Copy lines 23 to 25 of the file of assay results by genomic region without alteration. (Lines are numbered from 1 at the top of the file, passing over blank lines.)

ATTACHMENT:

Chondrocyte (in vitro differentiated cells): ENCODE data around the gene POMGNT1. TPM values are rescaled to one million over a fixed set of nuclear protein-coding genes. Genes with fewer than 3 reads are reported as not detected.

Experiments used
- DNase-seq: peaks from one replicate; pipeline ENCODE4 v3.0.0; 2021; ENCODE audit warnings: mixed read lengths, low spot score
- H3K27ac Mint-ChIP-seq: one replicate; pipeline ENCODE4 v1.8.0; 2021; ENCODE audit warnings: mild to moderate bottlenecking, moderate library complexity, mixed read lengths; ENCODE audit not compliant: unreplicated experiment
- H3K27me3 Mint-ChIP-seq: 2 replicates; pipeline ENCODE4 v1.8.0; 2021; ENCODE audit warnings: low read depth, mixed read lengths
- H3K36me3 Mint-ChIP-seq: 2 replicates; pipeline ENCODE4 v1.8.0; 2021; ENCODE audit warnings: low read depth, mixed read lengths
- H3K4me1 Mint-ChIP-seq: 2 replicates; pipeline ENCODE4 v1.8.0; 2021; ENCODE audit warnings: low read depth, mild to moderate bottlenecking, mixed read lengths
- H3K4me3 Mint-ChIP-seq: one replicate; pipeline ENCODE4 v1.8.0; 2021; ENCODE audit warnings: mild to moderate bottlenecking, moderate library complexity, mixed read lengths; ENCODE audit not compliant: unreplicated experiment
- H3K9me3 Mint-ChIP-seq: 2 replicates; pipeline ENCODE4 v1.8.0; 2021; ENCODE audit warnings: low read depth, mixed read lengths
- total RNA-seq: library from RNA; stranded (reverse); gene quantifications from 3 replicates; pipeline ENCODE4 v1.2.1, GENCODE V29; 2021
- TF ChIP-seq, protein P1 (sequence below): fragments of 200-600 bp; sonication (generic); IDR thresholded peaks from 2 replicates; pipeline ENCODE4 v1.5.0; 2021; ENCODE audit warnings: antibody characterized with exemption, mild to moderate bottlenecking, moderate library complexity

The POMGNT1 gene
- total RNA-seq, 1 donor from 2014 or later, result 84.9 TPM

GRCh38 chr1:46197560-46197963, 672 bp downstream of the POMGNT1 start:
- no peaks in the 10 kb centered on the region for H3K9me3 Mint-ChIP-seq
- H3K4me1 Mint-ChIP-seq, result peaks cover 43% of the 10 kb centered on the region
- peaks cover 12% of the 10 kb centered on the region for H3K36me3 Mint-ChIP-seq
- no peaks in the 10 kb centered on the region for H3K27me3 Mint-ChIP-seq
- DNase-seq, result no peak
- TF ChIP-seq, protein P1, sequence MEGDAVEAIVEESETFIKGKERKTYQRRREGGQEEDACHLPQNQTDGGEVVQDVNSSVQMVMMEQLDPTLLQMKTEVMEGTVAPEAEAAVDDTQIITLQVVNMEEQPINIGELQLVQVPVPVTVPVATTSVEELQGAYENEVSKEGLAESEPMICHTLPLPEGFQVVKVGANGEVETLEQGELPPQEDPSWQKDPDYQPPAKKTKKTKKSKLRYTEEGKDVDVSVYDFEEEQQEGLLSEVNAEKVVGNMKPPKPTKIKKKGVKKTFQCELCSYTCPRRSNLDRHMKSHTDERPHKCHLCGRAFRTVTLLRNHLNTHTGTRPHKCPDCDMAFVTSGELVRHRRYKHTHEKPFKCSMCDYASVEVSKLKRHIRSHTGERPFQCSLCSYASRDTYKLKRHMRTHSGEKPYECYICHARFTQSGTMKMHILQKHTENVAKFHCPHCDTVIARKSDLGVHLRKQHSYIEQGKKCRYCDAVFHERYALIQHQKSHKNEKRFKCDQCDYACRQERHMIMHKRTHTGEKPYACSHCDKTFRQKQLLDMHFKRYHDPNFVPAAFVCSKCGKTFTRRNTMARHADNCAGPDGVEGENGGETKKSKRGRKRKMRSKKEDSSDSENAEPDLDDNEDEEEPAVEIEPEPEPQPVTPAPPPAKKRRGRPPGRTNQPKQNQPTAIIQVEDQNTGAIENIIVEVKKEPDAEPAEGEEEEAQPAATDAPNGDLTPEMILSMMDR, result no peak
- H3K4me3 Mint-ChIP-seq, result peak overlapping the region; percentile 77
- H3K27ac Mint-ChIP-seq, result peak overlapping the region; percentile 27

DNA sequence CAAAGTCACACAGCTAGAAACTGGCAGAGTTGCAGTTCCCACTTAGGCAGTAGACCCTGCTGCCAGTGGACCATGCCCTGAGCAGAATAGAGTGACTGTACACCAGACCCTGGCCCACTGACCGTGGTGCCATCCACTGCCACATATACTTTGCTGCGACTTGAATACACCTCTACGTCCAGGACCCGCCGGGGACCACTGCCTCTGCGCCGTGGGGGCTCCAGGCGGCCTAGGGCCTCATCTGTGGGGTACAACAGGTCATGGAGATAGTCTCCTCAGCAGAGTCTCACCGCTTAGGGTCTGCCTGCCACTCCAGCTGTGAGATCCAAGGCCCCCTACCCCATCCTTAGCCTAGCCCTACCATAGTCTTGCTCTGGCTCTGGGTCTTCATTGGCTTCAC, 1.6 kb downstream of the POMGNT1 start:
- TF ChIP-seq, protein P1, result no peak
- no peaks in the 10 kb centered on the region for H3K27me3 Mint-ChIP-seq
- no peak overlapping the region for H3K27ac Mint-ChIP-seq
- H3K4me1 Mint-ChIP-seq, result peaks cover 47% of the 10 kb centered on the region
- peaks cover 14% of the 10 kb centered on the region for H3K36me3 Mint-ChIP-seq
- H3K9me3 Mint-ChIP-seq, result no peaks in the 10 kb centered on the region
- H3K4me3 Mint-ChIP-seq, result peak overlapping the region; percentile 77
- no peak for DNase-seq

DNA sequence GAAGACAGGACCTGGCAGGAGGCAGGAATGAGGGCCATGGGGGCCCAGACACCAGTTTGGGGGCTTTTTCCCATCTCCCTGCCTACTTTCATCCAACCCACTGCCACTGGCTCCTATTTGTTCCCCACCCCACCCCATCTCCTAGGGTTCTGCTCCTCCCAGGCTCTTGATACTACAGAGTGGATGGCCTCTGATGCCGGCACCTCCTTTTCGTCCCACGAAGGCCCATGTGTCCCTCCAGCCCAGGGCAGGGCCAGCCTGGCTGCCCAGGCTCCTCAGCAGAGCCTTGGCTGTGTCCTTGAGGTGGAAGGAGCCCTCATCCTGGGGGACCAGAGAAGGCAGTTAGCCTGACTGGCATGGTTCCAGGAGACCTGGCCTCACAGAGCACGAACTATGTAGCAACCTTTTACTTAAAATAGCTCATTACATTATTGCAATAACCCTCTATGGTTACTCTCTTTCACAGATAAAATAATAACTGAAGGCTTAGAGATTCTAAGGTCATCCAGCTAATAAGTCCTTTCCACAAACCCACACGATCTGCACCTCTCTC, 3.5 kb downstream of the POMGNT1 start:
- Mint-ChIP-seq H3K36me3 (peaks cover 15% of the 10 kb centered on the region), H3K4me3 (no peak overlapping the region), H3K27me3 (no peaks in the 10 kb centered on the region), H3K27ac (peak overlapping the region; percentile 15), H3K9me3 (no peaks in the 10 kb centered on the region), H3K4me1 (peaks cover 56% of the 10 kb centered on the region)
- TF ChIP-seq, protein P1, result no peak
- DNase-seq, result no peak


DNA sequence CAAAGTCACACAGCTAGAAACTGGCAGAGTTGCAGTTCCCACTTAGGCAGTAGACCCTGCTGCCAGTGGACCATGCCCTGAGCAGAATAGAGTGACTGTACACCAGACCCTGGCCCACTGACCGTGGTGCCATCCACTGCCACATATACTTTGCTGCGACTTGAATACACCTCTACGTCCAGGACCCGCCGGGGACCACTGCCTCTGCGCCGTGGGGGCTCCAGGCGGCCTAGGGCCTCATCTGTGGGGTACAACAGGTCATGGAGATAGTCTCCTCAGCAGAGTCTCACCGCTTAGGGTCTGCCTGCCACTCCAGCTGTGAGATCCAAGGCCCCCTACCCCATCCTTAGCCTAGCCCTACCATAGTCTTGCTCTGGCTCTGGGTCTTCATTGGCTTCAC, 1.6 kb downstream of the POMGNT1 start:
- TF ChIP-seq, protein P1, result no peak
- no peaks in the 10 kb centered on the region for H3K27me3 Mint-ChIP-seq